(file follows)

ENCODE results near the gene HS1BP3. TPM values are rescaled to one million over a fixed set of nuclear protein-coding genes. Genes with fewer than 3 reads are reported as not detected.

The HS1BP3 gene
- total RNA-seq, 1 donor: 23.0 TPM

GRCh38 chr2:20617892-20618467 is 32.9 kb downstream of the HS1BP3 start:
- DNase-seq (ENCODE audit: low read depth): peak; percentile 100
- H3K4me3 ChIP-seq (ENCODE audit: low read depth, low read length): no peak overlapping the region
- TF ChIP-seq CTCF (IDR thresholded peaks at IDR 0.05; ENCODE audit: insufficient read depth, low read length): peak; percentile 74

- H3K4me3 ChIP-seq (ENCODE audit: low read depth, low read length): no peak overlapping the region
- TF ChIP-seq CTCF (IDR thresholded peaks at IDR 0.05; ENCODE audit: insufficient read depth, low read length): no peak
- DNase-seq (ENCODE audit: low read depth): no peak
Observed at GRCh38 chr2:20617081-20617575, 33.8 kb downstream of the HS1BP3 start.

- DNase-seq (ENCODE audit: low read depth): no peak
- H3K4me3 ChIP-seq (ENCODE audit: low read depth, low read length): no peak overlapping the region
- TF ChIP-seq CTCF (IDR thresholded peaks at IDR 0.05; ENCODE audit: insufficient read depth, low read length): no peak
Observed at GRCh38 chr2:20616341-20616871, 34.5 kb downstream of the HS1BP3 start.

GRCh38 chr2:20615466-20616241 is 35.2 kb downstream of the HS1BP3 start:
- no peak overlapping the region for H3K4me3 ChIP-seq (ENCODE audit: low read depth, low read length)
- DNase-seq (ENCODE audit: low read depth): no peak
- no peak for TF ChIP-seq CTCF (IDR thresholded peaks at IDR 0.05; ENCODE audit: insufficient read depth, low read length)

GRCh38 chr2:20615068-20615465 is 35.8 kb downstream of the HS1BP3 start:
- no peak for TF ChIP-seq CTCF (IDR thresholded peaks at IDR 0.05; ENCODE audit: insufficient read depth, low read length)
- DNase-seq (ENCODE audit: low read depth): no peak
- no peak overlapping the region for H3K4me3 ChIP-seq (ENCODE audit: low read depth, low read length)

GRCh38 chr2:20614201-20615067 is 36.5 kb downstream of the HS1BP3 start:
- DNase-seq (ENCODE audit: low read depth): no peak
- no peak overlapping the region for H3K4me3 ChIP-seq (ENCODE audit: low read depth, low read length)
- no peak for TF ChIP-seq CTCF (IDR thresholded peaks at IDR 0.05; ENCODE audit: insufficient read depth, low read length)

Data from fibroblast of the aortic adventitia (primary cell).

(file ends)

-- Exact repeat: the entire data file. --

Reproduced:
ENCODE results near the gene HS1BP3. TPM values are rescaled to one million over a fixed set of nuclear protein-coding genes. Genes with fewer than 3 reads are reported as not detected.

The HS1BP3 gene
- total RNA-seq, 1 donor: 23.0 TPM

GRCh38 chr2:20617892-20618467 is 32.9 kb downstream of the HS1BP3 start:
- DNase-seq (ENCODE audit: low read depth): peak; percentile 100
- H3K4me3 ChIP-seq (ENCODE audit: low read depth, low read length): no peak overlapping the region
- TF ChIP-seq CTCF (IDR thresholded peaks at IDR 0.05; ENCODE audit: insufficient read depth, low read length): peak; percentile 74

- H3K4me3 ChIP-seq (ENCODE audit: low read depth, low read length): no peak overlapping the region
- TF ChIP-seq CTCF (IDR thresholded peaks at IDR 0.05; ENCODE audit: insufficient read depth, low read length): no peak
- DNase-seq (ENCODE audit: low read depth): no peak
Observed at GRCh38 chr2:20617081-20617575, 33.8 kb downstream of the HS1BP3 start.

- DNase-seq (ENCODE audit: low read depth): no peak
- H3K4me3 ChIP-seq (ENCODE audit: low read depth, low read length): no peak overlapping the region
- TF ChIP-seq CTCF (IDR thresholded peaks at IDR 0.05; ENCODE audit: insufficient read depth, low read length): no peak
Observed at GRCh38 chr2:20616341-20616871, 34.5 kb downstream of the HS1BP3 start.

GRCh38 chr2:20615466-20616241 is 35.2 kb downstream of the HS1BP3 start:
- no peak overlapping the region for H3K4me3 ChIP-seq (ENCODE audit: low read depth, low read length)
- DNase-seq (ENCODE audit: low read depth): no peak
- no peak for TF ChIP-seq CTCF (IDR thresholded peaks at IDR 0.05; ENCODE audit: insufficient read depth, low read length)

GRCh38 chr2:20615068-20615465 is 35.8 kb downstream of the HS1BP3 start:
- no peak for TF ChIP-seq CTCF (IDR thresholded peaks at IDR 0.05; ENCODE audit: insufficient read depth, low read length)
- DNase-seq (ENCODE audit: low read depth): no peak
- no peak overlapping the region for H3K4me3 ChIP-seq (ENCODE audit: low read depth, low read length)

GRCh38 chr2:20614201-20615067 is 36.5 kb downstream of the HS1BP3 start:
- DNase-seq (ENCODE audit: low read depth): no peak
- no peak overlapping the region for H3K4me3 ChIP-seq (ENCODE audit: low read depth, low read length)
- no peak for TF ChIP-seq CTCF (IDR thresholded peaks at IDR 0.05; ENCODE audit: insufficient read depth, low read length)

Data from fibroblast of the aortic adventitia (primary cell).